Like everybody, I'm into a good movie. When we're on the road, I have the time to watch a lot of movies. I like movies that are true stories. It can be anything as long as I know it really happened. That inspires me. It doesn't matter what it is. You don't make a movie of something that happened if it isn't interesting somehow. I also like gangster movies. I like a lot of Asian movies too. I think they're brilliant. In the beginning, it was all about horror movies in Japan. They also make great dramas. I'm very into their cinema. I don't care about the action and kung fu movies, but the horror movies are really good.

    If you were to compare Beyond Hell/Above Heaven to a movie or a combination of movies, what would you compare it to?

    [Laughs] That's a tough one. I'd say a John Wayne film mixed with a Quentin Tarantino movie [Laughs].

    Who's on your playlist right now?

    It's a lot of different stuff! I've been listening to a lot of Hasil Adkins. He's from the '50s, and he's a really crazy hillbilly. He lived in a small trailer, and he wrote a lot of his own songs, but he'd also copy a lot of legendary songs. A lot of bands like Hank Williams III and The Cramps were really into this guy. He's probably one of the first to do Psychobilly. You should definitely check him out! I know you'll love him. He said, "I'm not trying to sound primitive. I just have bad microphones!" [Laughs] He plays every instrument himself, and it has a really good feel. I just discovered a band from Sweden called Ghost. They sound a lot like King Diamond and Mercyful Fate. I'm also listening to Charlie Feathers and Johnny Burnette. I got Bruce Springsteen's The Promise, and it's amazing. I can't believe he actually trashed those songs! The new Social Distortion album, Hard Times and Nursery Rhymes, is already a masterpiece to me. It reminds me a lot of the last record they did, Sex, Love and Rock 'N' Roll, but this time he did stuff he's never done before. He's got some female vocals on it. It's Social Distortion, and it's really good.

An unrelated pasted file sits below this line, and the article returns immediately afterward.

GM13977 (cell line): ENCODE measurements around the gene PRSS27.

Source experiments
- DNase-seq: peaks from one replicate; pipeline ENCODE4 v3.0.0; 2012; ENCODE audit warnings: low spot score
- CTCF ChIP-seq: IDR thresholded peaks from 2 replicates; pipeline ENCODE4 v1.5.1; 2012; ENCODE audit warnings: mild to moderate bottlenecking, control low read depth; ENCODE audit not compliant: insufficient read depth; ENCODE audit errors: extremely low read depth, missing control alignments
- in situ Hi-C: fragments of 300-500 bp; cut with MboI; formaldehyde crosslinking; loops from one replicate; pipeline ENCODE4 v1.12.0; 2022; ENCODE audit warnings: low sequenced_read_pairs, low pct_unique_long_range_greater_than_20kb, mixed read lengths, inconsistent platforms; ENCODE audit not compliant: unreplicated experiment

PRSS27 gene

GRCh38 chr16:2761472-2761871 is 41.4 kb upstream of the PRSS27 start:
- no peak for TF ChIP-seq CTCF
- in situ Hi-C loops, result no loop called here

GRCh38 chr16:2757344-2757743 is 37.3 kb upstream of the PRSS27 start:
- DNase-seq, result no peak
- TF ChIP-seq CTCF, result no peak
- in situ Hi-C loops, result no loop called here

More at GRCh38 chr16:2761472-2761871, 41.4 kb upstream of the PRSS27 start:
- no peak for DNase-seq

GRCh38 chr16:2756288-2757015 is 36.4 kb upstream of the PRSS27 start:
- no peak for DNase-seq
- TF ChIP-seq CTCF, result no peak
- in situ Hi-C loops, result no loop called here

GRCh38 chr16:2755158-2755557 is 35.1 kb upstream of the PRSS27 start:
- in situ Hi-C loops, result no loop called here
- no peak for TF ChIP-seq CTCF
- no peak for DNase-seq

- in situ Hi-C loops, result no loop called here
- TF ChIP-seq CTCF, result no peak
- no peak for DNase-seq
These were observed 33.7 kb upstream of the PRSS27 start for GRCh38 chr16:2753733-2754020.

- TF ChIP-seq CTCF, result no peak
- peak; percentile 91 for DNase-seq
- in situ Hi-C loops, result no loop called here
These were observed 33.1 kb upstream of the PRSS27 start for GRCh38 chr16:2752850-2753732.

Rick Florino

    Have you heard Volbeat yet?

    See Volbeat on tour at the below dates!

    3/23 NY, NY Irving Plaza
    3/24 Philadelphia, PA Theatre of Living Arts
    3/25 Toronto, ONT Sound Academy
    3/26 Detroit, MI St. Andrews Hall
    3/27 Chicago, IL House of Blues
    3/29 Englewood, CO Gothic Theatre
    3/30 Salt Lake City, UT The Complex
    4/03 Vancouver, BC Commodore Ballroom
    4/05 Sacramento, CA Ace of Spades
    4/06 W. Hollywood, CA House of Blues L.A
    4/08 San Francisco, CA The Fillmore
    4/09 Anaheim, CA House of Blues
    4/10 San Diego, CA House of Blues
    4/13 Dallas, TX House of Blues

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    Tags: Volbeat, Metallica, King Diamond, Mercyful Fate, Johnny Cash, Social Distortion, Hasil Adkins, Bruce Springsteen, Hank Williams III, Charlie Feathers, Johnny Burnette, Quentin Tarantino, John Wayne, Muhammad Ali, Mike Tyson, Sonny Liston